The Centric L3 is one the newest smartphones to be launched in the sub-Rs. 8,000 segment in India. The Centric brand is owned by Mumbai-based Priyanka Telecom, and we have previously seen the Centric G1 (Review) which had a few rough edges. Centric says that the L3 is the best in its class and that it was designed with Indian consumers in mind. With so many manufacturers battling it out in this segment, does the Centric L3 stand a chance to be number one? We put it through its paces.
The Centric L3 is a budget smartphone and is predominantly constructed of plastic. The build quality isn’t great, and this phone doesn't feel very premium, which is obviously not a surprise given its price tag. We also weren’t impressed with the glossy finish of the back, which is a fingerprint magnet. At the front, the phone has a 5-inch display with the traditional 16:9 aspect ratio. The earpiece, selfie camera and notification light are above the display while the fingerprint scanner is positioned below it. The fingerprint scanner is slightly recessed which forces you to press your finger down for a proper scan.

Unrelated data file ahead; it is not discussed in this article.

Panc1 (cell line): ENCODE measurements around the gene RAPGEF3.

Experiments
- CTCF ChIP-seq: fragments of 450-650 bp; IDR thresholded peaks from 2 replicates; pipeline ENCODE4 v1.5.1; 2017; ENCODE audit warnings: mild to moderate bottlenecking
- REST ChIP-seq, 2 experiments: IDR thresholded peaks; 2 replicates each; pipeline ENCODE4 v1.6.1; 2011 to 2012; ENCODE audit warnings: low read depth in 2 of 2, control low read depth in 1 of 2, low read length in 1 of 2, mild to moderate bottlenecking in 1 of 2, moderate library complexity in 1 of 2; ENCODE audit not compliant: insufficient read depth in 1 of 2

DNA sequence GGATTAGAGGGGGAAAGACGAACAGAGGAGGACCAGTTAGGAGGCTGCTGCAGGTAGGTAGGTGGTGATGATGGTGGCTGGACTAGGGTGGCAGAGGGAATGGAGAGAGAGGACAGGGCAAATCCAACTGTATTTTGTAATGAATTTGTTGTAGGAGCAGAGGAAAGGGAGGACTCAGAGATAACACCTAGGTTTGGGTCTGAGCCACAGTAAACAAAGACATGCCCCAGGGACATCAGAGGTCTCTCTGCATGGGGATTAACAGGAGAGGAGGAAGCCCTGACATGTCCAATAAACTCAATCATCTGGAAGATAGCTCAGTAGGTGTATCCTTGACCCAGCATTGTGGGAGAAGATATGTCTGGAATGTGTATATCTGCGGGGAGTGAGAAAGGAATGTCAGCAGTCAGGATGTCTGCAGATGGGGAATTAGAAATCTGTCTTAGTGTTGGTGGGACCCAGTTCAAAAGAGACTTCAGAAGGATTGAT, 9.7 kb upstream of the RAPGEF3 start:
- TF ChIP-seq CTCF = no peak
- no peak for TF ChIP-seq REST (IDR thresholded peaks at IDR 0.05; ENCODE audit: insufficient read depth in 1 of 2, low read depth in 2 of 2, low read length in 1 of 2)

The power and volume buttons are positioned on the right, and are made of plastic. They are easy to reach thanks to the compact size of the smartphone. The power button has a texture which makes it easy to distinguish with just a touch. Centric has positioned the 3.5mm headphone jack and the Micro-USB port on the top, while the speaker is at the bottom.
This phone might look like it has a unibody at first glance, but the back cover is removable. With it off, both SIM slots and the microSD card slot are accessible. The Centric L3 has a 3050mAh non-removable battery and ships with a 7.5W charger in the box. Centric also provides a pair of in-ear headphones.
The Centric L3 has a 5-inch HD IPS display with 2.5D curved glass on top. It isn't the best panel out there at this price level, and we could see rows of pixels easily. The viewing angles are decent and the display does get bright enough to be viewable under direct sunlight. Our review unit had a problem with backlight bleeding in the lower left corner of the screen which was distracting while using the phone. Centric sent us a replacement unit which did not have the same problem, and we had no further trouble with it.